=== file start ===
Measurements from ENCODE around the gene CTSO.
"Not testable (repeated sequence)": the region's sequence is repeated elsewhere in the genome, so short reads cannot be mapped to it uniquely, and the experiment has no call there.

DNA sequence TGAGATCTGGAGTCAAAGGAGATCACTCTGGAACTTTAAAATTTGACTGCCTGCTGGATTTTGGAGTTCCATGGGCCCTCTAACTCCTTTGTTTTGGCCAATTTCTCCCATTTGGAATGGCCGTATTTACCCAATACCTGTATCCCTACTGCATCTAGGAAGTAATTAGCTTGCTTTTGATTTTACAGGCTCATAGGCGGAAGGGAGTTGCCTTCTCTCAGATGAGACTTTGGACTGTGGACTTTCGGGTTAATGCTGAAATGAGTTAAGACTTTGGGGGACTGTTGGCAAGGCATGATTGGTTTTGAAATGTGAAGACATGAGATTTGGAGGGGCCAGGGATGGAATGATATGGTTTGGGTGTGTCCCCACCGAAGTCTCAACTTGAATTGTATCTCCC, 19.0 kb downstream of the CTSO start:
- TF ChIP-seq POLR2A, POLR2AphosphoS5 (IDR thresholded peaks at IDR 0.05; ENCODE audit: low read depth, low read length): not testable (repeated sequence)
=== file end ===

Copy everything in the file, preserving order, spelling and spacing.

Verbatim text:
Measurements from ENCODE around the gene CTSO.
"Not testable (repeated sequence)": the region's sequence is repeated elsewhere in the genome, so short reads cannot be mapped to it uniquely, and the experiment has no call there.

DNA sequence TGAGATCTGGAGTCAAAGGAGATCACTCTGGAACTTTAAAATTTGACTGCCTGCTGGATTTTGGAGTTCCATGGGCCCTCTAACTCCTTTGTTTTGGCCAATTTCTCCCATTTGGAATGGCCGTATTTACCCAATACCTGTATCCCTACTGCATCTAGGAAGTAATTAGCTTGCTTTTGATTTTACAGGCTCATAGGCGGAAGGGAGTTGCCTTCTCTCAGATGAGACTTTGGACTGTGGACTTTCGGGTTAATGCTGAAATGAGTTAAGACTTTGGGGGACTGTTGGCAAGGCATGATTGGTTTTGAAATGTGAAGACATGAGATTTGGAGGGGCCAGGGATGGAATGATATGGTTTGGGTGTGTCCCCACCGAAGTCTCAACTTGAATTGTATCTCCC, 19.0 kb downstream of the CTSO start:
- TF ChIP-seq POLR2A, POLR2AphosphoS5 (IDR thresholded peaks at IDR 0.05; ENCODE audit: low read depth, low read length): not testable (repeated sequence)